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Aarhus - Rainwater management against   combined sewerage overflow events

The River   Aarhus serves as a natural structure connecting the centre of Aarhus,   Denmark’s second largest city, with the port. To respond to the severe   pollution of the river and to promote infrastructure development, the River   Aarhus was converted into a covered concrete channel in the 1930s. In 2010,   still about half of the water in the river consisted of treated wastewater   and around 55 combined sewage overflow (CSO) systems discharged into the   river (Basso, 2010).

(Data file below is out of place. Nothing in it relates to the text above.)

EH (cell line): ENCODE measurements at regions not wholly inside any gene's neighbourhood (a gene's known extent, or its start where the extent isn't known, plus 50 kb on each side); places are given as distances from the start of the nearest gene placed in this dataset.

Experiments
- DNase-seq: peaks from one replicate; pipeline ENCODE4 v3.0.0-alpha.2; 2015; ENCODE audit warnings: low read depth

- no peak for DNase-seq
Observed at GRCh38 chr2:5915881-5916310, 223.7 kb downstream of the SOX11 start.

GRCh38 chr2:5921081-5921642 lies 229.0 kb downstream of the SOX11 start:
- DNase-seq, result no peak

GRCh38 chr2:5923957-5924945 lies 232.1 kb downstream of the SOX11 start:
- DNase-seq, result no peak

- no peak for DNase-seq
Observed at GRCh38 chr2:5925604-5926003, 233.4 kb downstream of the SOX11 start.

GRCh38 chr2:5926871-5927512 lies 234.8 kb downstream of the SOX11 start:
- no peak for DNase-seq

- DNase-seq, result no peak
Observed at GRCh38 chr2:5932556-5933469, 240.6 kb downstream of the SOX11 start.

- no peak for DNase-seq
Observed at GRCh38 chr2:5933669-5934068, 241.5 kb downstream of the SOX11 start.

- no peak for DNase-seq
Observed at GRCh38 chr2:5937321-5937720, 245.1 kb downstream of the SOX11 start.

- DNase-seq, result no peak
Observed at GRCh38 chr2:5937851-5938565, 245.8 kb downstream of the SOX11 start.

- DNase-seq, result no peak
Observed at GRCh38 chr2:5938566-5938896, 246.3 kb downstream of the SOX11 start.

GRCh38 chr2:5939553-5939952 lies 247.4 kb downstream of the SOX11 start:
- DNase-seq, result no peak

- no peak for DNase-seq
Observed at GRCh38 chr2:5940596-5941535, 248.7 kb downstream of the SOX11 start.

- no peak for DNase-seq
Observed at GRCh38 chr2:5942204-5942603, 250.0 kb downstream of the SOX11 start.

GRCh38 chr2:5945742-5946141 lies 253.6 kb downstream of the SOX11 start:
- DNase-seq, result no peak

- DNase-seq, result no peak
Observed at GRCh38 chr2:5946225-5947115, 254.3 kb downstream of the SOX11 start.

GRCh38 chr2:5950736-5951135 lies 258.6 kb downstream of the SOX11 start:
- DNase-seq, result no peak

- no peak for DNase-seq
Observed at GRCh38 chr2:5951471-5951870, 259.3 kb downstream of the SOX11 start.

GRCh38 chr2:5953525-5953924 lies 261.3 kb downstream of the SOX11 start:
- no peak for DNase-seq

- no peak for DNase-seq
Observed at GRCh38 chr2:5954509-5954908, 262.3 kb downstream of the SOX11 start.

The city   authorities have implemented a series of measures to uncover the river, with   the purpose to enhance the aesthetics of the city, to promote recreation, to   enhance climate adaptation and flood protection and to reduce the frequency   of sewage overflows during extreme rainfall events. These measures included   the establishment of two upstream lakes to reduce nitrogen and   phosphorus flows into the Bay of Aarhus, the construction of new rainwater   retention basins and the implementation of an integrated real time control   system to allow for coordinated operation of the sewer systems and wastewater   treatment plants.   Additionally, a water quality early warning system was installed in Lake   Brabrand, River Aarhus and the harbor (Stahl Olafsson et al. 2015). So far,   these measures have resulted in a significant change in the way citizens and   visitors experience the river, which now forms a blue corridor lined with new   waterfront amenities and the harbour where bathing has now become safe   (Hvilsoj & Klee, 2013; Aarhus Municipality, 2008).

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